The Physician and Sportsmedicine
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[EDITOR'S NOTES]

Tradition and Trajectory, January 2000

THE PHYSICIAN AND SPORTSMEDICINE - VOL 28 - NO. 1 - JANUARY 2000


I've enjoyed the millennial excitement. I'm struck particularly by the number of retrospective stories the three zeroes have inspired—Newsweek's "Voices of the Century" series, or A&E's "Biography of the Millennium: 100 People 1000 Years," to pick two examples. And I'm anxiously anticipating 00:00 hrs January 1 to see if anything really weird happens in my life. I haven't seen too many futuristic reports (as I write this, it is early December), which strikes me as odd—after all, looking both back and forward is a January tradition.

One way The Physician and Sportsmedicine (PSM) looks back is to publish a thank you to our reviewers each January (page 8). Wardens of quality, these referees provide an invaluable service to the journal and its readers. This year we also begin a new tradition of publicly thanking our department editors: They are board members Jim Moeller, MD, who reviews our Web and print CME offerings each month; Bill Roberts, MD, who coordinates the "Clinical Techniques" department, working with senior editor Robert Roos; Aaron Rubin, MD, who works with associate editor Paul Mamula, PhD, to create "Highlights"; and Robert E. Sallis, MD, who helps senior associate editor Lisa Schnirring find and polish "Pearls."

Thanks are due also to our board members, whose advice guides the journal in many ways. And, of course, to our many authors, whose care and diligence is evident throughout each issue.

As we start our 28th year at PSM, we're also looking forward, planning to build on success. I hope you have already noticed our fresh look, which features a cleaner, more open design and additional color throughout the journal. Design director Steve Blom worked diligently to preserve elements of PSM's classic layout while providing new and better ways for readers to access and enjoy the content. (Steve, by the way, has just celebrated his 25th anniversary with the journal.) Illustrators Phil and Jim Bliss, based in Fairport, New York, designed icons that represent each department and give an extra touch of color to the pages. Art production manager Mary Schill was central to bringing the pages to life.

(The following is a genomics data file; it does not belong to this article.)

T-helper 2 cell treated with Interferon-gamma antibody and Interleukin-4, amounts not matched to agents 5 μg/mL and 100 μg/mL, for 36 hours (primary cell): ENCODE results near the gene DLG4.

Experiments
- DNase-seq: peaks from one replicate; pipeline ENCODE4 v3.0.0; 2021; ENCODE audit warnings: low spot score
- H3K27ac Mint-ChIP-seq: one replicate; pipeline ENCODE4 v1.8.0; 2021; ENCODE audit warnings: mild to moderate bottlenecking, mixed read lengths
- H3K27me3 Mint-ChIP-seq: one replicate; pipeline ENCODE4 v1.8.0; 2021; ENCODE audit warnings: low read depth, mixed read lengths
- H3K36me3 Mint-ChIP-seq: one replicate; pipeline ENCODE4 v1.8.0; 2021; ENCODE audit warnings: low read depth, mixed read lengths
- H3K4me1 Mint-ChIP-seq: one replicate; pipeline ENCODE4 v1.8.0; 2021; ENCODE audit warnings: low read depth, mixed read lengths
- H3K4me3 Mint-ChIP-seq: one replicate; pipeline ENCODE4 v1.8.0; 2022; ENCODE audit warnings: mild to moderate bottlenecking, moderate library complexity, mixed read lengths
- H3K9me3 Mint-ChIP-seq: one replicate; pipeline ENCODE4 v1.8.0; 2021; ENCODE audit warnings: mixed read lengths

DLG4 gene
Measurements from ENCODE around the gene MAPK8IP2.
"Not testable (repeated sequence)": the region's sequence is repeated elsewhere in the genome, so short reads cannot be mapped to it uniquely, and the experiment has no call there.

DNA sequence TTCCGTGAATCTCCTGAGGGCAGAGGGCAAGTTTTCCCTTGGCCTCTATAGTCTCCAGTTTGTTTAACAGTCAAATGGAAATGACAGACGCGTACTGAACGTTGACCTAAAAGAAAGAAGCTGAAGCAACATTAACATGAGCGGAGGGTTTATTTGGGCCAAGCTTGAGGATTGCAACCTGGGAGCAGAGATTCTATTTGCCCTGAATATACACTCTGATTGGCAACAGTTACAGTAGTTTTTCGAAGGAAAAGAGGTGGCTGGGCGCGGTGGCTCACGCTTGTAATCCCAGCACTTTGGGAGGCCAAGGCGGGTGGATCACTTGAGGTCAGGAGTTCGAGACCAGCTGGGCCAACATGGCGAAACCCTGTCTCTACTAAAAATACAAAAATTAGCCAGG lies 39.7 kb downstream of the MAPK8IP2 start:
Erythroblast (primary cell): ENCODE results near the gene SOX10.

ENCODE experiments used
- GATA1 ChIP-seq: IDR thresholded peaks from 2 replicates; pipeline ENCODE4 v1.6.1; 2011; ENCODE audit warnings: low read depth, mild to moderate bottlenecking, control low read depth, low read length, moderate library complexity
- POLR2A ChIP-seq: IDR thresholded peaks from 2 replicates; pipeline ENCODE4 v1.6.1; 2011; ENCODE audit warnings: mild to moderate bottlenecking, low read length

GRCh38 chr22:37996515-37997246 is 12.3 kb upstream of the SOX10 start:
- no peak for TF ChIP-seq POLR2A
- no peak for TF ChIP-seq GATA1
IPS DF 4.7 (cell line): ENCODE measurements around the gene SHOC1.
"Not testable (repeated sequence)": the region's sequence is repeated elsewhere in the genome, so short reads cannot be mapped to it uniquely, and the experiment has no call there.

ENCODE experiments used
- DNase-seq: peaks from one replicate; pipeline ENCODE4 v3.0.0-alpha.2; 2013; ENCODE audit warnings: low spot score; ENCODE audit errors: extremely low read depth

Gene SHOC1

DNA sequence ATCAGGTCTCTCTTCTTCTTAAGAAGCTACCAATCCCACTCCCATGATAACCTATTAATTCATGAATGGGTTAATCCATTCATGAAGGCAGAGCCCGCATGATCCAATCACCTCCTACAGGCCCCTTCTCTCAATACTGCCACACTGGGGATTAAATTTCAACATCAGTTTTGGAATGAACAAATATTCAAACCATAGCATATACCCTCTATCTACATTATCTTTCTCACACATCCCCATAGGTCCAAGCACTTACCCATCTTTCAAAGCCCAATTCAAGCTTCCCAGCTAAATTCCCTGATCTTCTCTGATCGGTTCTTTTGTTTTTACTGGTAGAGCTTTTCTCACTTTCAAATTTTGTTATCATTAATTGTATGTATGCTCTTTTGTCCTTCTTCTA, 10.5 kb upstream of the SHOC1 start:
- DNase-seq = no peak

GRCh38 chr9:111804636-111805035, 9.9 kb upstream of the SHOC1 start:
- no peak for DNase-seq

You'll notice over the next few months that in the redesign the various article types have been more clearly differentiated. Review articles, case reports, clinical quizzes, and research articles have their own designs, in keeping with their distinctive purposes.

Including research in the journal brings us back to our roots: In PSM's early years, we published much research, followed by a decade-long hiatus during which almost no studies were presented. Now we are slowly reintroducing high-quality clinical research to our mix, usually in the form of brief reports.

Our departments have also had a facelift. Each brings you short articles that update you and add to your knowledge base. "Highlights" has, with this issue, become "Best of the Literature." Here, we give you succinct abstracts from journals published around the world, selected because of the results' impact on the practice of sports medicine. Expert reviewers interpret the findings to clarify the relevance to your clinical practice. "News Briefs" analyzes clinically important issues from various perspectives—and has a little fun with snippets from the scholarly and popular press. "Pearls" are tidbits you would never see in formal articles or textbooks. They are the real-life tips you get in medical school or at clinical teaching conferences.

Speaking futuristically, keep in mind that another way PSM is branching out is our website, www.physsportsmed.com. Many physicians have taken advantage of our online CME program, getting AMA Category 1 credit for the pleasure of reading the journal. We hope you join them.

Finally, let me thank you, the reader, for your past and future loyalty. You're why we're here.

Best,
Gordon O. Matheson, MD, PhD
Editor-in-Chief


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